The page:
Domain Name System, or DNS, functions as the internet’s equivalent of an address book. It connects memorable website names (like thimpress.com) with unique numbers called IP addresses that serve as the websites’ identifiers. It functions similarly to how an address book pairs phone numbers with names.
Thus, DNS locates the code (IP address) linked with a website name, such as thimpress.com, when you type it into your device. It then leads you to the server where the website is actually kept.
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In-depth Look at DNS
The internet resembles a vast network of computers, and each one is identified by a unique code called an IP address, which functions somewhat like a phone number. However, IP addresses, like 126.96.36.199, are difficult to recall long sequences of numbers. We now have domain names, which are quick-to-remember nicknames for websites, in place of these numbers.
Domain names, like thimpress.com, are translated into IP addresses via DNS, also known as the Domain Name System. Like a GPS, DNS looks for the IP address linked with the website name you type in your browser and directs your device in the appropriate path. A “DNS record” is the union of a domain name and its corresponding IP address. Therefore, DNS enables you to locate and connect to websites on the internet in only four easy steps:
- Your computer checks to see if it has the website’s data saved in memory (DNS cache) when you type “thimpress.com” in your browser and press Enter. You’ll be routed immediately to thimpress.com if it locates the data.
- If your computer is unable to access the website, it contacts the “resolving nameserver” server operated by your internet service provider.
- If the resolving nameserver is also lacking the data, it contacts a unique server known as a “root nameserver” to locate the DNS entries. Root nameservers act as large libraries for storing crucial DNS information. Your computer saves the DNS record it discovers for later use.
- Your computer connects to the server hosting the website after learning where it is kept and shows thimpress.com on your screen.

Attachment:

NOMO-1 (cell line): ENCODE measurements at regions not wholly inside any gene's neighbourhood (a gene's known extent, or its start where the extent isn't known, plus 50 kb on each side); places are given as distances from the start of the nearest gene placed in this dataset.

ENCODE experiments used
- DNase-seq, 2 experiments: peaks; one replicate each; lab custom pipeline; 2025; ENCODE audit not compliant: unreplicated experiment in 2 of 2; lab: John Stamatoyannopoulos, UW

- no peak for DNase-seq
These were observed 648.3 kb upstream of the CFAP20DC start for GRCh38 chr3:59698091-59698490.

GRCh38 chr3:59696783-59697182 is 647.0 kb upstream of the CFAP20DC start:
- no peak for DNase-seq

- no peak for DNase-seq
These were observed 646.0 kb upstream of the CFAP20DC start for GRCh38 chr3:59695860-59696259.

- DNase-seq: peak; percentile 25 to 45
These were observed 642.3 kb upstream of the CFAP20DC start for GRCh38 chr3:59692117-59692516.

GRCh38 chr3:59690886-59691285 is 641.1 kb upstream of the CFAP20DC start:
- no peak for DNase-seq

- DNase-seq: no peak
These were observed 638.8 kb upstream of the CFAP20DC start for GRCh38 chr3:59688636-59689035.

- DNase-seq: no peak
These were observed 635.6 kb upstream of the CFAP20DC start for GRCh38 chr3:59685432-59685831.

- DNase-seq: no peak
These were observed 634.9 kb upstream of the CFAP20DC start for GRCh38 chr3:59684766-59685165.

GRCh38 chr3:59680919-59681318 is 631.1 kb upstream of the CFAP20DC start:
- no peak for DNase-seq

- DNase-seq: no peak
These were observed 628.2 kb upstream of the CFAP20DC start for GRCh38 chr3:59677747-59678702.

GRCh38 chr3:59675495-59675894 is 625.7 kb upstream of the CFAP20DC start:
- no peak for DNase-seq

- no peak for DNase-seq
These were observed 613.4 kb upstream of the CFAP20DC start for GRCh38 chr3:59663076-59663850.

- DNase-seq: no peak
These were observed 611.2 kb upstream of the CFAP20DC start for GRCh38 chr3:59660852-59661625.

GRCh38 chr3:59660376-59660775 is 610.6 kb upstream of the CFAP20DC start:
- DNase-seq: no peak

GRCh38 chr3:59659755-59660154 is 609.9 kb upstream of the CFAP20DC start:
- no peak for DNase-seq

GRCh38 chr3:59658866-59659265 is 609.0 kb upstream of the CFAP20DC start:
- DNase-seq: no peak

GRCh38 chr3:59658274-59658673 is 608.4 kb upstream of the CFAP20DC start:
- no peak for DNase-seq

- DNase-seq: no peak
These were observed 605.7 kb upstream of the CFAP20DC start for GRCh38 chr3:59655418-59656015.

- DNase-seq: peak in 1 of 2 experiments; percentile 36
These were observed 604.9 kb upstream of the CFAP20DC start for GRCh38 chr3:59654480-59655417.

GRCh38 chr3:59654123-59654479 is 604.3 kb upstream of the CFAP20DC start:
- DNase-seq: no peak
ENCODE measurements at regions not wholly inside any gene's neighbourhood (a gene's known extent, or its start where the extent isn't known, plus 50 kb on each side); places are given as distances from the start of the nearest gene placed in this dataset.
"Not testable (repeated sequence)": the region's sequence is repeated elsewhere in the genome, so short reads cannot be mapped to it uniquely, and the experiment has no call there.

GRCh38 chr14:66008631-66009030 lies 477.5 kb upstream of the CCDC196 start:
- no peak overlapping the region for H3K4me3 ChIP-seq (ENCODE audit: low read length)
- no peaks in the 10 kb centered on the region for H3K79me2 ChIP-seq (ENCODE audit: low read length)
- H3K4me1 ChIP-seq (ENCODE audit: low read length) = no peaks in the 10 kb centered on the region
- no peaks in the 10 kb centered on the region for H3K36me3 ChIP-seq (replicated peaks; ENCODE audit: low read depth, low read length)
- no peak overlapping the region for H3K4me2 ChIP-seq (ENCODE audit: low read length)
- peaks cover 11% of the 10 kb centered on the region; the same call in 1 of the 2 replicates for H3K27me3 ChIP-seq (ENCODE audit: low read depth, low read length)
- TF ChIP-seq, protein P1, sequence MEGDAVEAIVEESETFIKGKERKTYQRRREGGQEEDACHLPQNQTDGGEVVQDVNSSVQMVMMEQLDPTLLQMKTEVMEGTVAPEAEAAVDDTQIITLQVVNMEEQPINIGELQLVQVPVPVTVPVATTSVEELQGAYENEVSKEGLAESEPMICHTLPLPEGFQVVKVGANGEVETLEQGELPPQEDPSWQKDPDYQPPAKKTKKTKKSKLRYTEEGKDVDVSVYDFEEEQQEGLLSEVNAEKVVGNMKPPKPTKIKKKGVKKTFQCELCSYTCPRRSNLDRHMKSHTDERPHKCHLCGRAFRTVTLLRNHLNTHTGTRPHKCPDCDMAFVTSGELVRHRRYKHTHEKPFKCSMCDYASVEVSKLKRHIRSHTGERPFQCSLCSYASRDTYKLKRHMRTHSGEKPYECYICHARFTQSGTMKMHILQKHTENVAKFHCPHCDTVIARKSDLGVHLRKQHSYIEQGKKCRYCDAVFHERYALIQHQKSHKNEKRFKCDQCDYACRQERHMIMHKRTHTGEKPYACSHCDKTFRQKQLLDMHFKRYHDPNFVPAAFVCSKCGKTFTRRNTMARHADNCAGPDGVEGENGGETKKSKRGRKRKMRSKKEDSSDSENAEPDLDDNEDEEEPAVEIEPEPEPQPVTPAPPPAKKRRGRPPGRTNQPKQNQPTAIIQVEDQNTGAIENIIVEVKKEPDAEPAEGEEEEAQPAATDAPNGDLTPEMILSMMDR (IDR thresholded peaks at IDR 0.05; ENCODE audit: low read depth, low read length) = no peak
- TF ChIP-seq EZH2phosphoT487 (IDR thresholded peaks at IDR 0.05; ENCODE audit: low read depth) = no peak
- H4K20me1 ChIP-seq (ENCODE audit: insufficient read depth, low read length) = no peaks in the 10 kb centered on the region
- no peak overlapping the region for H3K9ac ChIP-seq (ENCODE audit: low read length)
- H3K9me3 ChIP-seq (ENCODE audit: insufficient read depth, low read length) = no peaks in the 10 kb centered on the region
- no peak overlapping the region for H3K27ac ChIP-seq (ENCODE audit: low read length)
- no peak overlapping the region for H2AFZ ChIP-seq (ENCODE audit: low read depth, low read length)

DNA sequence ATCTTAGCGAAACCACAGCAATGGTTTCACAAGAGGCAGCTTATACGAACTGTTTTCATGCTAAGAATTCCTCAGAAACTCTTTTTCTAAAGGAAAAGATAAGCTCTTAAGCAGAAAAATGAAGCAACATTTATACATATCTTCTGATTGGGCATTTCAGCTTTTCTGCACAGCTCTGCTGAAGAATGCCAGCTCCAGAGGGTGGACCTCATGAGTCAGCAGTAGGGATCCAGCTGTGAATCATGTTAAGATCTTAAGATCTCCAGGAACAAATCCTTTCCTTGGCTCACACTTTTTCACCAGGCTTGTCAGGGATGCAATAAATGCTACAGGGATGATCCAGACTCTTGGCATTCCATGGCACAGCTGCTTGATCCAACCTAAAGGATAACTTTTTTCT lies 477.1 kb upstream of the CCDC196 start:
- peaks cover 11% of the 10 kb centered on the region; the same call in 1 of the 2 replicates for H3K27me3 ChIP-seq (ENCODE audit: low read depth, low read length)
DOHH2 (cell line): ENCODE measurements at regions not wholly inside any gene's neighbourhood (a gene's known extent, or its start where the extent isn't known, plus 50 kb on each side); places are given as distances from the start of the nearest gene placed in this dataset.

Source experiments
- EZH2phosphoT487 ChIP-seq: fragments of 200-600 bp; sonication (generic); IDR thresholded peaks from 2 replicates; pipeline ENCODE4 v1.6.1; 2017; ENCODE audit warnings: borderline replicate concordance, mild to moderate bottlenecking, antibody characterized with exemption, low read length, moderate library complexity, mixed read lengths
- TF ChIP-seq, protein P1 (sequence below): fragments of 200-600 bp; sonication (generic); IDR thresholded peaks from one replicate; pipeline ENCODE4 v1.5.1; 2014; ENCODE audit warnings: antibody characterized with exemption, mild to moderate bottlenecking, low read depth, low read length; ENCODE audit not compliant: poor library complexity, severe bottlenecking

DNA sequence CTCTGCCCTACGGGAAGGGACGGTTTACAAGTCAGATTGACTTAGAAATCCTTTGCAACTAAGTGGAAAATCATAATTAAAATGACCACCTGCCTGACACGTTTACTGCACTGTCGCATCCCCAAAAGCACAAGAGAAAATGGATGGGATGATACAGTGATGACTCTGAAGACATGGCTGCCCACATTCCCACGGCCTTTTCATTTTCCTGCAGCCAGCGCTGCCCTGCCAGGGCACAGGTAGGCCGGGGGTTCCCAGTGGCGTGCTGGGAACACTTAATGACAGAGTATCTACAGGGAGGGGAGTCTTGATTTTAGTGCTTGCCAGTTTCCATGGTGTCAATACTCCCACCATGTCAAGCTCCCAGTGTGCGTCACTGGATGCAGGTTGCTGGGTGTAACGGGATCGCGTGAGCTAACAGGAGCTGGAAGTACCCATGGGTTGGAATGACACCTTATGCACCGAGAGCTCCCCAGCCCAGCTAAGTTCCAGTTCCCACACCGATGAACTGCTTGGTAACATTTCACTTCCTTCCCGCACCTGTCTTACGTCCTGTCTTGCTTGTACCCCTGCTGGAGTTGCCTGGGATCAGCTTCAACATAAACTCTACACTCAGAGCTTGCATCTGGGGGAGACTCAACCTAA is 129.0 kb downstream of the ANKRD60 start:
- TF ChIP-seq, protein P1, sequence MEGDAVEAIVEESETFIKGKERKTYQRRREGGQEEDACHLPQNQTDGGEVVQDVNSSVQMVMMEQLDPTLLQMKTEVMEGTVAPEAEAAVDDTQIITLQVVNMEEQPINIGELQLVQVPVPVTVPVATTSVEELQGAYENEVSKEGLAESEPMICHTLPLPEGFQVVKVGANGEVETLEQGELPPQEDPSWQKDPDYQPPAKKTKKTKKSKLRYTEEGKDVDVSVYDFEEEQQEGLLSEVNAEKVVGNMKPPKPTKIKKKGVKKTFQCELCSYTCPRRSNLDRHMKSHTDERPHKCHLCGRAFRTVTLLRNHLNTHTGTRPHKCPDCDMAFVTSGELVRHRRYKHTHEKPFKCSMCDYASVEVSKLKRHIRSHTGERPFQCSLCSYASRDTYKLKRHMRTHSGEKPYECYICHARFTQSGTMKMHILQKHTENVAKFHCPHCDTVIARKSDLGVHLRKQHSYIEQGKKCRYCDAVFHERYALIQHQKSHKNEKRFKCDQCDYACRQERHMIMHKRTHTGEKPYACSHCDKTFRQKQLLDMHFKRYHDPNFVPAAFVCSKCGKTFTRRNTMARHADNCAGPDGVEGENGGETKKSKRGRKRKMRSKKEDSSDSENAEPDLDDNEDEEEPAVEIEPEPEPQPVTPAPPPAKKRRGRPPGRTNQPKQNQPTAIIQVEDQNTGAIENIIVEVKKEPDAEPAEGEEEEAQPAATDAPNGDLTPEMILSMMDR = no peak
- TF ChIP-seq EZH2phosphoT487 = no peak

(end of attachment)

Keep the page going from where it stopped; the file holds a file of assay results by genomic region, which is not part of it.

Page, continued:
Understanding Name Servers
The network of specialized computers known as servers is what allows the Internet to function. A nameserver is a particular kind of server that manages all the details pertaining to the domain name of your website. It serves as the appropriate information for everyone who requests it, sort of like a phonebook for the internet.
The organization where you registered your domain name or where your website is hosted often manages the nameservers. Each nameserver has a unique address and has the capacity to store data for numerous websites.
For instance, if ThimPress is hosting your website, your nameservers may have the following addresses:
There must be at least two nameservers for each domain name. The first one is referred to as the primary server, and in the event that it is unresponsive, the secondary server is used to assist in locating the website.
Modifying Your Nameservers
Because it allows website owners to transfer their websites without changing their domain names, the DNS system is fantastic. Nameserver management is made simple by good domain registrars’ tools.
In order to prevent nameserver transfers or changes, it is advisable to register your domain through your hosting company. You may easily modify the DNS nameservers to point to your web host if your domain is registered with one provider but your website is hosted somewhere else.
You may easily change your nameservers, for instance, if your domain is registered with Domain.com and your website is hosted by a well-known WordPress hosting company. To manage your hosting account, certain providers of hosting might offer cPanel. To change DNS records using Domain.com, follow these steps:
- Log in to your Domain.com account and click on “Manage”.
- Select “DNS and Nameservers” in the left-hand menu.